Patients with large hemorrhages present in stupor or coma. This may be secondary to elevated intracranial pressure (ICP) leading to decreased cerebral perfusion or due to direct infiltration or distortion of diencephalic or brainstem structures.3 Patients with blood extending into the ventricular system often experience a reduced level of alertness because of ventricular ependymal irritation or the development of hydrocephalus.

Clinically, putaminal hemorrhages present with contralateral motor deficits, gaze paresis, aphasia, or hemineglect. Thalamic hemorrhages also present with contralateral sensory loss. Pupillary and oculomotor abnormalities may coexist if the thalamic hemorrhage extends into the rostral brainstem. It is important to recognize cerebellar hemorrhages, which present with nausea, vomiting, ataxia, nystagmus, decreased level of consciousness, and ipsilateral gaze palsies or facial paralysis. Pontine hemorrhages are not subtle, presenting with coma, pinpoint pupils, disturbed respiratory patterns, autonomic instability, quadriplegia, and gaze paralysis. Almost all pontine hemorrhages are fatal. Lobar hemorrhages present according to the location of the hemorrhage.3,20,60,61

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The diagnostic study of choice in ICH is noncontrasted head CT. Clinical criteria alone are insufficient for diagnosis.1 Head CT provides a substantial amount of information, including the size and location of the hemorrhage and the presence of intraventricular, subarachnoid, or subdural blood. It clearly differentiates ICH from nonhemorrhagic cerebral infarctions and may reveal an underlying structural abnormality. Hemoglobin appears bright on noncontrasted head CT but in extremely rare instances such as severe anemia may become isodense.1,60

Magnetic resonance imaging is sensitive for detecting ICH; it is useful for dating hemorrhages and for identifying small vascular lesions that may be missed with conventional CT. Magnetic resonance imaging is limited in early detection of ICH by the time required to obtain imaging and by the limited ability to monitor a patient while in the scanner.1,60,61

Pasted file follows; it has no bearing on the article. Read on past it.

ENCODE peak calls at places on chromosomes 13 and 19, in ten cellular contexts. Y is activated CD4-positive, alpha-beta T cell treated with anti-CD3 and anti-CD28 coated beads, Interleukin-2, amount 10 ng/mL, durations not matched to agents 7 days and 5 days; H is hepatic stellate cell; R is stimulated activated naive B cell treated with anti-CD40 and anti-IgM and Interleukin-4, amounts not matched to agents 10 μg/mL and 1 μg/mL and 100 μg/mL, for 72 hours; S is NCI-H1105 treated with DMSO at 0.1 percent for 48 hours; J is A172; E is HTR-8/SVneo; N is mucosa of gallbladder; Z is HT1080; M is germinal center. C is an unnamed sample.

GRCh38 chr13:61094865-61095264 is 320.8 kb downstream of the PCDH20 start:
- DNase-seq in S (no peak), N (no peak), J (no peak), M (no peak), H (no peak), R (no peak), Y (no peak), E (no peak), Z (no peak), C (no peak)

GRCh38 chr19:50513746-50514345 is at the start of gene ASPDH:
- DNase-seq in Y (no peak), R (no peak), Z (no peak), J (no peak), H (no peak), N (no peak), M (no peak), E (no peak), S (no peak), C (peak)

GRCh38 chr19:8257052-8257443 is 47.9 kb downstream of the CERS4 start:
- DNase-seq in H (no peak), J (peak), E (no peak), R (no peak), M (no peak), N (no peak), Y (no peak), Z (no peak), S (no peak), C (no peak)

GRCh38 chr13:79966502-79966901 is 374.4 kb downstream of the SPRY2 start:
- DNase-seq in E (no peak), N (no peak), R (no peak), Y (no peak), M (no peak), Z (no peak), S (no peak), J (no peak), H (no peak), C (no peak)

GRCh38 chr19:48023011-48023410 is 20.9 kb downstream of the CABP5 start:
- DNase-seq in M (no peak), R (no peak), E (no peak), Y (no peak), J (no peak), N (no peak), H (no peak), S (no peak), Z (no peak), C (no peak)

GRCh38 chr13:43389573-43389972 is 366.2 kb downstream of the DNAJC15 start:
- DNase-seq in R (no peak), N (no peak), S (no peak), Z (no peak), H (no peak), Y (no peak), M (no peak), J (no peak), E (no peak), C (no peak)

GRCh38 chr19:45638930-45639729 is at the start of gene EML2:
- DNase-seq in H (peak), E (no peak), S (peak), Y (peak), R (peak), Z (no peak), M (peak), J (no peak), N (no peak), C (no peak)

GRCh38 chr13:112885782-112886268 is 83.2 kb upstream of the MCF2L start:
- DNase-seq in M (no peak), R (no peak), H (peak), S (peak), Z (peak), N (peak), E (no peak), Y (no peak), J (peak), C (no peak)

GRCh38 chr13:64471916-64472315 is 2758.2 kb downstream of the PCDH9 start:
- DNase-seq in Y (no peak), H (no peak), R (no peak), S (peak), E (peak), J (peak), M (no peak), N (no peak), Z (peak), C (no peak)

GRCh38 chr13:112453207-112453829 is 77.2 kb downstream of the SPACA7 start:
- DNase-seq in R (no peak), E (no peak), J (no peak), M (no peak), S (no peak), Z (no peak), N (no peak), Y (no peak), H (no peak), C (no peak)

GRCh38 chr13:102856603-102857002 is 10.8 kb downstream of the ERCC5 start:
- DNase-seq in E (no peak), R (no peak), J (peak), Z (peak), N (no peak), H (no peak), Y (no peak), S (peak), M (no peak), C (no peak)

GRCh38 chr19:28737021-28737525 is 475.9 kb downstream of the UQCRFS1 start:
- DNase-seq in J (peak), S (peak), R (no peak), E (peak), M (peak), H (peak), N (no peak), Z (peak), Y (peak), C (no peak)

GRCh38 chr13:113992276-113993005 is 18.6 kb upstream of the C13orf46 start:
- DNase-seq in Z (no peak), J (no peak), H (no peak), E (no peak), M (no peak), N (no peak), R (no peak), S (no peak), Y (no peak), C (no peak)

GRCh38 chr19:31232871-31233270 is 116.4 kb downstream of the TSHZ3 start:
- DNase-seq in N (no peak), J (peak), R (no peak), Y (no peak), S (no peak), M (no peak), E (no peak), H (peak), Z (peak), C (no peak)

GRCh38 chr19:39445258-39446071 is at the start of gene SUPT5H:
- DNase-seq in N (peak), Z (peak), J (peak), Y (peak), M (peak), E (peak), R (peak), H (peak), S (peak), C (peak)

The location of a hemorrhage may provide information about the underlying etiology. Hemorrhages that originate in the deep subcortical structures (putamen, caudate, thalamus), pons, cerebellum, or periventricular deep white matter (Figure 1), particularly in patients with a history of hypertension, result from rupture of the deep perforating arteries. Single or multiple hemorrhages in elderly persons that extend to the cortical surface are most likely attributable to amyloid angiopathy. A system has been proposed and supported by neuropathologic studies for the diagnosis of ICH related to cerebral amyloid angiopathy.62,63

The role of cerebral angiography in ICH has been addressed by 2 studies. Zhu et al64 reported low yield from cerebral angiography in identifying an underlying lesion in patients older than 45 years who had a history of hypertension and had hemorrhages in deep subcortical structures. However, Halpin et al65 reported finding an underlying lesion in 84% of patients (32/38) that appeared to have some structural abnormality detected on previous neuroimaging. Findings on CT that should prompt cerebral angiography include the presence of subarachnoid or intraventricular blood, an abnormal calcification or prominent draining vein, or blood that extends to the perisylvian or interhemispheric fissure (Figure 2).65 Current recommendations are to consider angiography for young patients with no clear source of hemorrhage who may be surgical candidates. Angiography is not required for older patients with hemorrhages in locations typically associated with hypertension.1